Missy, 3 months, on her way to her new home.
When I asked for a few more details, we discovered that it was one of those dogs that rushed Missy and caused her to get hit. The cycle of all of this makes me shake my head and weep. I’ve tried not to blame the other dog, but I have to admit to having hard feelings toward it. Now, I find that the poor dog was apparently trying to escape its abuse and starvation. Missy’s food will help feed that same dog.

It’s too complicated for me to comprehend, but it feels like karma in action.

Challenge #18 directed us to create three images of specific sizes that would hang together, each individually whole yet related to the others and all tied together with one word. I started trying to find a theme and pulled up a lot of keyword photos but nothing was sparking. 
I decided to let the images come to me, so I randomly browsed through my favorites file and pulled three that jumped out at me and then looked for some common element that tied them together. The above image … Findings … were all things that took my breath away when I found them ... a mural in San Miguel de Allende by Sego, the inside of a cathedral (San Francisco, I think), and a big horn skull hanging on a fence in New Mexico superimposed on a high desert sunrise in the eastern Sierra where I lived for two years.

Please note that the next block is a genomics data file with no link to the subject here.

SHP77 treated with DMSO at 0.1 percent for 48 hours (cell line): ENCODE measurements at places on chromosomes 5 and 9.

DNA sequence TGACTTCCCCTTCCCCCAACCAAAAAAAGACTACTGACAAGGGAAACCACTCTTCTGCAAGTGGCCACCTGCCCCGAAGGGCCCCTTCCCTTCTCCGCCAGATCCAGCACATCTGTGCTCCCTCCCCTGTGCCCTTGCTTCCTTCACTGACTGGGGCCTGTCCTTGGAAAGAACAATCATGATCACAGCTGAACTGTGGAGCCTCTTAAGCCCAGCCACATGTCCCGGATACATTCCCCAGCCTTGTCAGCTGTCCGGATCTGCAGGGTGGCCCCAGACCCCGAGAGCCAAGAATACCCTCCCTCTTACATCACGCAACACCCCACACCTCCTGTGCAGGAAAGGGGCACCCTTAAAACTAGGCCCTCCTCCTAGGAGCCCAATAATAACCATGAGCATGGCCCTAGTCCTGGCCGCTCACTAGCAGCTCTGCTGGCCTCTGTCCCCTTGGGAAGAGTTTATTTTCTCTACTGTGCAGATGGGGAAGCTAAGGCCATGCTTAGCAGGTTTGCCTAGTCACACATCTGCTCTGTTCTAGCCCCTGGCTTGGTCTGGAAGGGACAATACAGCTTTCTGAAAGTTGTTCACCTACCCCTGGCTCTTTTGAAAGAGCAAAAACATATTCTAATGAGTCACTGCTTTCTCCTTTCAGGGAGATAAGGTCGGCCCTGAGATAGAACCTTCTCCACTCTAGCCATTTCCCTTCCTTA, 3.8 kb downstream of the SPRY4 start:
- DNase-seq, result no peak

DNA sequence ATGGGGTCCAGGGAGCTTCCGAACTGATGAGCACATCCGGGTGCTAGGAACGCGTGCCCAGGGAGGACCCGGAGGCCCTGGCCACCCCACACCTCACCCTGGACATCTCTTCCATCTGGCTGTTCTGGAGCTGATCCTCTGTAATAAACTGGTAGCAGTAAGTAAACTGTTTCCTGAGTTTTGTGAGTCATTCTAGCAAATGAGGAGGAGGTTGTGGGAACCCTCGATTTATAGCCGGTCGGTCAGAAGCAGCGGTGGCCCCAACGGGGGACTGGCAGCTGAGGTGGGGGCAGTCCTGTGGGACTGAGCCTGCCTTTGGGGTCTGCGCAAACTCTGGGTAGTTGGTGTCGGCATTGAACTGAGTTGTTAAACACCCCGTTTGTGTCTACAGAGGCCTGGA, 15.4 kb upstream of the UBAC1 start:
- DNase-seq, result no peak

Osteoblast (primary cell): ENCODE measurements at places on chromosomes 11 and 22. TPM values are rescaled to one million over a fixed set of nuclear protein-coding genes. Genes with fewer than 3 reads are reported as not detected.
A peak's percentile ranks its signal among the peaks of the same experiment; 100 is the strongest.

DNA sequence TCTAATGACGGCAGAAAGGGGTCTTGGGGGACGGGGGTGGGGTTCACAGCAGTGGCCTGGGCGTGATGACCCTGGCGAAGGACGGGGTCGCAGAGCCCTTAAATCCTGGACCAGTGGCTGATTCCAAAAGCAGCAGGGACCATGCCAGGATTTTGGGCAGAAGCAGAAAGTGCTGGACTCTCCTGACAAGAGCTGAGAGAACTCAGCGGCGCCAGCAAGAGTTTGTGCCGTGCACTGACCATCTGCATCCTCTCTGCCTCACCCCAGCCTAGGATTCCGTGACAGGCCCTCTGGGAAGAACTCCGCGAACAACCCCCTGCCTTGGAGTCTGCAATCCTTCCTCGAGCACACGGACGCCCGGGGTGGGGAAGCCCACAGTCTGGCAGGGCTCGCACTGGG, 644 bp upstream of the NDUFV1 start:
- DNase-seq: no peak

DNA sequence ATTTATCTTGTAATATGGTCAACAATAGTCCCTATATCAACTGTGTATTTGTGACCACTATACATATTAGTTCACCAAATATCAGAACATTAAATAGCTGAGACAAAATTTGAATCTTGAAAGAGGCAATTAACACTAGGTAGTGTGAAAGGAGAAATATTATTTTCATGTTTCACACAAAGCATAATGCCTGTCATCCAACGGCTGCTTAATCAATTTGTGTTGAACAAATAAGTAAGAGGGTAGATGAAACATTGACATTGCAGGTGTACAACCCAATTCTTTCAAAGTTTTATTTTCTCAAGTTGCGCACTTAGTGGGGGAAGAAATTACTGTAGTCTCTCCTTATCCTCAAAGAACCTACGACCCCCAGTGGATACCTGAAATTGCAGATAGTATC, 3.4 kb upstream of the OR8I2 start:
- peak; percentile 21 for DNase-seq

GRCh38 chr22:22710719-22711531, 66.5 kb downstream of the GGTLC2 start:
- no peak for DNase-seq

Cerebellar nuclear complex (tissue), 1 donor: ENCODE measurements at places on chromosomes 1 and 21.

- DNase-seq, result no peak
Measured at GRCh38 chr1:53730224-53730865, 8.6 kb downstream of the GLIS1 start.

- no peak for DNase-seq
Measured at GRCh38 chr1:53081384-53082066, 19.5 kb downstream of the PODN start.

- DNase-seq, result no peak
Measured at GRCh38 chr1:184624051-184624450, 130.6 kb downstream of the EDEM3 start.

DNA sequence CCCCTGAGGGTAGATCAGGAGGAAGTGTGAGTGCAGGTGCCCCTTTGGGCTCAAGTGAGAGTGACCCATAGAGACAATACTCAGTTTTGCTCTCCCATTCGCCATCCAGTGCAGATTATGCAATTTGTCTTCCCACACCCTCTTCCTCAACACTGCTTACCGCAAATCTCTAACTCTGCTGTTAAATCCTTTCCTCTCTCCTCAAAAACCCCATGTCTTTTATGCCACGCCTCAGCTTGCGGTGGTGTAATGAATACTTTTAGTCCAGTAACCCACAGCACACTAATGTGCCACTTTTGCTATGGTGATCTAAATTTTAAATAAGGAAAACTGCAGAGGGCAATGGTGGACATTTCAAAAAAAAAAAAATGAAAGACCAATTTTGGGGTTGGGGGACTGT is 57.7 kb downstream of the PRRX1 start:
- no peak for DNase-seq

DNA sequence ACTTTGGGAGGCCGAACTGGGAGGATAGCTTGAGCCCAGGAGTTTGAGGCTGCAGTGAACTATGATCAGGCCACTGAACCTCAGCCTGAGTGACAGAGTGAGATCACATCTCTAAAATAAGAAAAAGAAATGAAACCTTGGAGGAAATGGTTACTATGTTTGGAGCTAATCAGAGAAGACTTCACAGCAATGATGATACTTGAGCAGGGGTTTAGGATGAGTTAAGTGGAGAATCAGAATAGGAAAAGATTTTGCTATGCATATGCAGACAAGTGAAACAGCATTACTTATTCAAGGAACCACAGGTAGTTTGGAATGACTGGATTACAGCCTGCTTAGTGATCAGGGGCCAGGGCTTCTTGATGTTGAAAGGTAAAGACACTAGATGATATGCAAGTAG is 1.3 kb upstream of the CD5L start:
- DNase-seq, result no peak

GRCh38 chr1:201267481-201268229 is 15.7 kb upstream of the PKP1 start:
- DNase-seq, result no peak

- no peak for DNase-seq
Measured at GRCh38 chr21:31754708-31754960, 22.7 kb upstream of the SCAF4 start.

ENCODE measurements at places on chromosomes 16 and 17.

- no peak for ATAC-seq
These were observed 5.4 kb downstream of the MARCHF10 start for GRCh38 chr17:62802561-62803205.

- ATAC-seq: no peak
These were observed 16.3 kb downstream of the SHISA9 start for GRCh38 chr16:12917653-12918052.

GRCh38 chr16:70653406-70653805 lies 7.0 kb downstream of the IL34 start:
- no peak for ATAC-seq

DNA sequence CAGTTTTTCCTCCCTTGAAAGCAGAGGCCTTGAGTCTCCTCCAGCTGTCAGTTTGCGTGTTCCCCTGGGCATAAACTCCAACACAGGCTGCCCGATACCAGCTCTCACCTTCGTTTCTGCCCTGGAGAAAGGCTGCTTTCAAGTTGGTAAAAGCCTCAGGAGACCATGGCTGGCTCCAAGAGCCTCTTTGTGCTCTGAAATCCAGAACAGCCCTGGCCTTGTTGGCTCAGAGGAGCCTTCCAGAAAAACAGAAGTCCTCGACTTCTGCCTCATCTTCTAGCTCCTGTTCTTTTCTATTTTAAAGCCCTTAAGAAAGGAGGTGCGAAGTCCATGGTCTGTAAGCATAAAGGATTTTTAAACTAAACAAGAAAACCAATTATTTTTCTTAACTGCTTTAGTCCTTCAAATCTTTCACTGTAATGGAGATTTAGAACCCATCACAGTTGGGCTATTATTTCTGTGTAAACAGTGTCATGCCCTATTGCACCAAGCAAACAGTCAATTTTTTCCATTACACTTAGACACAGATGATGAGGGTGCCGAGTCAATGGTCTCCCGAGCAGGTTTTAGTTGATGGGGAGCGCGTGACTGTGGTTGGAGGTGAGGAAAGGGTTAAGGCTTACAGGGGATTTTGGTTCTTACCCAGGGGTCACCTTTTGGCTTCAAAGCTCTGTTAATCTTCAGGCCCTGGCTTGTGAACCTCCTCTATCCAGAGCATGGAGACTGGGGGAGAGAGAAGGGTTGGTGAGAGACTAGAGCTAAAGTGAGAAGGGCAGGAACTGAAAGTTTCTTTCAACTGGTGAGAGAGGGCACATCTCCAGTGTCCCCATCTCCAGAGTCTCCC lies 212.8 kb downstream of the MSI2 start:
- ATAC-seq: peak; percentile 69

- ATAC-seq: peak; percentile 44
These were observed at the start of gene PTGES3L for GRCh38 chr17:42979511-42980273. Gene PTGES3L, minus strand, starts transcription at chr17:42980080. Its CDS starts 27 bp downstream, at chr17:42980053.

I started to use the theme word "golden" because each image has a golden tone, but love the idea of finding unexpected beauty. I also love the feeling of letting things come to me, letting stories unfold, being open to the unexpected regardless of whether or not I would choose to have those things come to me.

There are streams of thought that hold that we can affect what comes our way ... we can attract good things, magnetize or manifest connections and abundance. I like those thoughts and believe that when we think like that, we change ourselves and that affects our own actions and our surroundings. I don't know if it goes beyond that, but I do know that we are in charge of how we react to what comes our way. We can make art out of the materials we have at hand. We can create life and love from the circumstances around us.

"Findings" feels like a word that helps me remember to honor what comes my way.

Thursday, July 27, 2017

21 Days to Creative Abundance - Day 17

Esperanza, digital artistry muse of story
What’s your story?

Sebastian Michaels in his 21 Days to Creative Abundance program paraphrases a quote from Tony Robbins, saying: The only thing preventing you from getting where you want to be is the STORY you are telling yourself.

There are a few common stories we artists tell ourselves:
  1. I’m not a real artist; I didn’t go to art school.
  2. I’m not a real artist; I’m just a weekend dabbler.
  3. I’m not a real artist; I can’t draw.
  4. I’m not a real artist; I got rejected by a gallery.
  5. I’m not a real artist; I’ve never sold anything.
  6. I’m not a real artist; my work doesn’t have a profound message.
  7. I’m not a real artist; I just mess around with photos.

I bet we could go on. My particular story was that I wasn’t born creative or artistic. For years I knew that was true because no one ever made over my childhood artwork or called me creative. So, for thirty years after I left home, I let that story dictate my life.